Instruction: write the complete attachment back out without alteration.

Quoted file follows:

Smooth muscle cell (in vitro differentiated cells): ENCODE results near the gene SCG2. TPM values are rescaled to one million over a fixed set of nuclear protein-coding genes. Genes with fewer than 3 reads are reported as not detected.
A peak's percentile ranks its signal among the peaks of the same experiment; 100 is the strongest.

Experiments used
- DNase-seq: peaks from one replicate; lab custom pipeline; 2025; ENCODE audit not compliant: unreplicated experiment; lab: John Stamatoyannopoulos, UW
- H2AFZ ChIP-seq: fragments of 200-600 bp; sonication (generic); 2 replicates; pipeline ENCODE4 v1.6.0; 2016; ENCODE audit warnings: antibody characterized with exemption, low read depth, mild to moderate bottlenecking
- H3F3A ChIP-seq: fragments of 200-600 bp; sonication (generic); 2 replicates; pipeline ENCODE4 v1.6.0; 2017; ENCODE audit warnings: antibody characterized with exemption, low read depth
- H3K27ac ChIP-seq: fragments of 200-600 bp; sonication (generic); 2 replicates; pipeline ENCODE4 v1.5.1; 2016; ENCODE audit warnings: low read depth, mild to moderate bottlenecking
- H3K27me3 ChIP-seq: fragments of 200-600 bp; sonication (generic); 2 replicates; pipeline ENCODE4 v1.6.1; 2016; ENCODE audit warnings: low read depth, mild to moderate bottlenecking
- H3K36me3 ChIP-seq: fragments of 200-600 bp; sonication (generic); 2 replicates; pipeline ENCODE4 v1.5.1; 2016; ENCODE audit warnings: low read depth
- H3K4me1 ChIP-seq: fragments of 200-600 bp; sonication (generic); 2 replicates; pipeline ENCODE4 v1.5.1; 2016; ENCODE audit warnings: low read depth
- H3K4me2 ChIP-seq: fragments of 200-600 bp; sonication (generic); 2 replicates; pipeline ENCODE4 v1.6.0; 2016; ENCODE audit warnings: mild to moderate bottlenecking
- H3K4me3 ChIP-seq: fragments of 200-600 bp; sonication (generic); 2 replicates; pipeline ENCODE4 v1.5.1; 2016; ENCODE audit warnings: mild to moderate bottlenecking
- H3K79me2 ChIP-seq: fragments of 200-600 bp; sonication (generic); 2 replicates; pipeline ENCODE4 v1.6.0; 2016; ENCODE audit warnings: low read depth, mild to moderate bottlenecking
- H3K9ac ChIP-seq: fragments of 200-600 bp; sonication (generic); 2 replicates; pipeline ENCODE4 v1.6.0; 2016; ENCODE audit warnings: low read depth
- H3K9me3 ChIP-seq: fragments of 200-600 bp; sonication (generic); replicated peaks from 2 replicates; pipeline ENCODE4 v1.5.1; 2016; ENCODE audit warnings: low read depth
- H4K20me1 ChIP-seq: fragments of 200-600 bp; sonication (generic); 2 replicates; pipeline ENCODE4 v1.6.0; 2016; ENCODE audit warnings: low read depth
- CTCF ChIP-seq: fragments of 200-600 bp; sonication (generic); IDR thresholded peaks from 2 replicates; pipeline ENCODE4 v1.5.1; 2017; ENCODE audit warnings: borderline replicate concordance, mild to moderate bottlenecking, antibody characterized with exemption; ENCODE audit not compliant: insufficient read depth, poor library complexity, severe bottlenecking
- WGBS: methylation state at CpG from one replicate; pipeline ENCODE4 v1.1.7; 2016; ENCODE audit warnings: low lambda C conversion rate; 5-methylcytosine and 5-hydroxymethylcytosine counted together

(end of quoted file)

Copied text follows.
Smooth muscle cell (in vitro differentiated cells): ENCODE results near the gene SCG2. TPM values are rescaled to one million over a fixed set of nuclear protein-coding genes. Genes with fewer than 3 reads are reported as not detected.
A peak's percentile ranks its signal among the peaks of the same experiment; 100 is the strongest.

Experiments used
- DNase-seq: peaks from one replicate; lab custom pipeline; 2025; ENCODE audit not compliant: unreplicated experiment; lab: John Stamatoyannopoulos, UW
- H2AFZ ChIP-seq: fragments of 200-600 bp; sonication (generic); 2 replicates; pipeline ENCODE4 v1.6.0; 2016; ENCODE audit warnings: antibody characterized with exemption, low read depth, mild to moderate bottlenecking
- H3F3A ChIP-seq: fragments of 200-600 bp; sonication (generic); 2 replicates; pipeline ENCODE4 v1.6.0; 2017; ENCODE audit warnings: antibody characterized with exemption, low read depth
- H3K27ac ChIP-seq: fragments of 200-600 bp; sonication (generic); 2 replicates; pipeline ENCODE4 v1.5.1; 2016; ENCODE audit warnings: low read depth, mild to moderate bottlenecking
- H3K27me3 ChIP-seq: fragments of 200-600 bp; sonication (generic); 2 replicates; pipeline ENCODE4 v1.6.1; 2016; ENCODE audit warnings: low read depth, mild to moderate bottlenecking
- H3K36me3 ChIP-seq: fragments of 200-600 bp; sonication (generic); 2 replicates; pipeline ENCODE4 v1.5.1; 2016; ENCODE audit warnings: low read depth
- H3K4me1 ChIP-seq: fragments of 200-600 bp; sonication (generic); 2 replicates; pipeline ENCODE4 v1.5.1; 2016; ENCODE audit warnings: low read depth
- H3K4me2 ChIP-seq: fragments of 200-600 bp; sonication (generic); 2 replicates; pipeline ENCODE4 v1.6.0; 2016; ENCODE audit warnings: mild to moderate bottlenecking
- H3K4me3 ChIP-seq: fragments of 200-600 bp; sonication (generic); 2 replicates; pipeline ENCODE4 v1.5.1; 2016; ENCODE audit warnings: mild to moderate bottlenecking
- H3K79me2 ChIP-seq: fragments of 200-600 bp; sonication (generic); 2 replicates; pipeline ENCODE4 v1.6.0; 2016; ENCODE audit warnings: low read depth, mild to moderate bottlenecking
- H3K9ac ChIP-seq: fragments of 200-600 bp; sonication (generic); 2 replicates; pipeline ENCODE4 v1.6.0; 2016; ENCODE audit warnings: low read depth
- H3K9me3 ChIP-seq: fragments of 200-600 bp; sonication (generic); replicated peaks from 2 replicates; pipeline ENCODE4 v1.5.1; 2016; ENCODE audit warnings: low read depth
- H4K20me1 ChIP-seq: fragments of 200-600 bp; sonication (generic); 2 replicates; pipeline ENCODE4 v1.6.0; 2016; ENCODE audit warnings: low read depth
- CTCF ChIP-seq: fragments of 200-600 bp; sonication (generic); IDR thresholded peaks from 2 replicates; pipeline ENCODE4 v1.5.1; 2017; ENCODE audit warnings: borderline replicate concordance, mild to moderate bottlenecking, antibody characterized with exemption; ENCODE audit not compliant: insufficient read depth, poor library complexity, severe bottlenecking
- WGBS: methylation state at CpG from one replicate; pipeline ENCODE4 v1.1.7; 2016; ENCODE audit warnings: low lambda C conversion rate; 5-methylcytosine and 5-hydroxymethylcytosine counted together